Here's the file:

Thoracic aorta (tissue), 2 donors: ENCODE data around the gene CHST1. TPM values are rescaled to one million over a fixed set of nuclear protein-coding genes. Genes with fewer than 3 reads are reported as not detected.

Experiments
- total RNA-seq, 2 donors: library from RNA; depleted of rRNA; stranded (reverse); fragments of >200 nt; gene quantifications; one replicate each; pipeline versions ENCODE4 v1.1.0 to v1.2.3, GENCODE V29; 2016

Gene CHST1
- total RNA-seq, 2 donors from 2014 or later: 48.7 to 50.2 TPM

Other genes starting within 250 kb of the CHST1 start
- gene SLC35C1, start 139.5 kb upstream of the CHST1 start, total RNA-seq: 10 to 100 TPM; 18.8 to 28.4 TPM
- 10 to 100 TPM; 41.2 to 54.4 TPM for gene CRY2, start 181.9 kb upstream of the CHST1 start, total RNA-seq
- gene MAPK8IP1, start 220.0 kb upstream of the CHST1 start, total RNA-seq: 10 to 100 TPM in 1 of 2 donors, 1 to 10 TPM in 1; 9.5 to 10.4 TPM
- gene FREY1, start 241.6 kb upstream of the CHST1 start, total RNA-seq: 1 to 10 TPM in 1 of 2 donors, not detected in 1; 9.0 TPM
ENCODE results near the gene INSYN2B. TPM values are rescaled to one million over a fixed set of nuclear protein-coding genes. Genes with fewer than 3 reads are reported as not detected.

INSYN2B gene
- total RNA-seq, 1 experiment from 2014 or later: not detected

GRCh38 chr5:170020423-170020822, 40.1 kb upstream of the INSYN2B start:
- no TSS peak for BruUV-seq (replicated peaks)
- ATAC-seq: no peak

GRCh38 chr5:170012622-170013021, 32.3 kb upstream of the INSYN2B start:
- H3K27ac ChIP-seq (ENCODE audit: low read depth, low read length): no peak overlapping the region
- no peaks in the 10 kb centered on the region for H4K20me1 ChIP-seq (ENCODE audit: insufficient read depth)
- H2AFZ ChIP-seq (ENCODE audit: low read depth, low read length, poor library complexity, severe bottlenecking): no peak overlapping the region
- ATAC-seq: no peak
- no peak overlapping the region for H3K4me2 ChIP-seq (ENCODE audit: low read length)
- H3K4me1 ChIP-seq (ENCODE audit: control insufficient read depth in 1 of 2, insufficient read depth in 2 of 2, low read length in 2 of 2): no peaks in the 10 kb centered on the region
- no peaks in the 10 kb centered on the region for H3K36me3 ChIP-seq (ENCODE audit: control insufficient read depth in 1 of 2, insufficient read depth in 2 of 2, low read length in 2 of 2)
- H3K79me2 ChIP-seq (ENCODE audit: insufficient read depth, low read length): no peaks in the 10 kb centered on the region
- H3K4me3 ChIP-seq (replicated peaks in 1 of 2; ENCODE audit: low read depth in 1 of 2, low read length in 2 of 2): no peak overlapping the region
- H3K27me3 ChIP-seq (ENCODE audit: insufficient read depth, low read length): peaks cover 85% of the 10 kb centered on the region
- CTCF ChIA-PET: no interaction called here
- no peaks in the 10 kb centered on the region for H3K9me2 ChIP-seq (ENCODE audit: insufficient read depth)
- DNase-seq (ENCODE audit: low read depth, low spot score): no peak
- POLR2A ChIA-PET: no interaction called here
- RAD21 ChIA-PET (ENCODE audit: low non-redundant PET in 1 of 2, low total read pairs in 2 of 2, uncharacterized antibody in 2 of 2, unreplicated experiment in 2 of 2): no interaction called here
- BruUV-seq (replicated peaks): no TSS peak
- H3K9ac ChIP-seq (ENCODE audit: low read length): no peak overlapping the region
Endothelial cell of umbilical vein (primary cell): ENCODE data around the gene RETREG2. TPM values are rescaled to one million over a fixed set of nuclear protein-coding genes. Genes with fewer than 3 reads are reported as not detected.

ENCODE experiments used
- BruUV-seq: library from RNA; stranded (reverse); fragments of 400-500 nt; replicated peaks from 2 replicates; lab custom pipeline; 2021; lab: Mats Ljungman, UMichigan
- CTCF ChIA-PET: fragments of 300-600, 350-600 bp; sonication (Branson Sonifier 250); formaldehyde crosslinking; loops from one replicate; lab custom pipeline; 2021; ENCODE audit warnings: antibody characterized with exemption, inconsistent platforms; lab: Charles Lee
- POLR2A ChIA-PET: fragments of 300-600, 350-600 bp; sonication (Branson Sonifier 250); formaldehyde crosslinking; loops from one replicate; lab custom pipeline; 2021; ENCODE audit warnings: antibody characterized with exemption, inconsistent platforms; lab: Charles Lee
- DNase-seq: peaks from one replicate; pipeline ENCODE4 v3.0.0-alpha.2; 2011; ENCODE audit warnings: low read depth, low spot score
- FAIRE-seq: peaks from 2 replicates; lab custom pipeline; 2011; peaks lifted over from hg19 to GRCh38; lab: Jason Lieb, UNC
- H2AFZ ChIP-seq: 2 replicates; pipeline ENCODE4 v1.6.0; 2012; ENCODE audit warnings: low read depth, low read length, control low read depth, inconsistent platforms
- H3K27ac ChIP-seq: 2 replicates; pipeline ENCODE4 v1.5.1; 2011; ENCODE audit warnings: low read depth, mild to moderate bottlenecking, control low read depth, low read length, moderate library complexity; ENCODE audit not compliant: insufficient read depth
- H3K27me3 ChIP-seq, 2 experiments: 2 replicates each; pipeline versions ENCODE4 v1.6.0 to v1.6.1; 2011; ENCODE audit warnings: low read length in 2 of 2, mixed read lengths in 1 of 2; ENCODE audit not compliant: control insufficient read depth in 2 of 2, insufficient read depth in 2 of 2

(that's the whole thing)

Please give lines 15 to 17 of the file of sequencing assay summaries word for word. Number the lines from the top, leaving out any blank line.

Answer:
- no TSS peak for BruUV-seq (replicated peaks)
- ATAC-seq: no peak

GRCh38 chr5:170012622-170013021, 32.3 kb upstream of the INSYN2B start: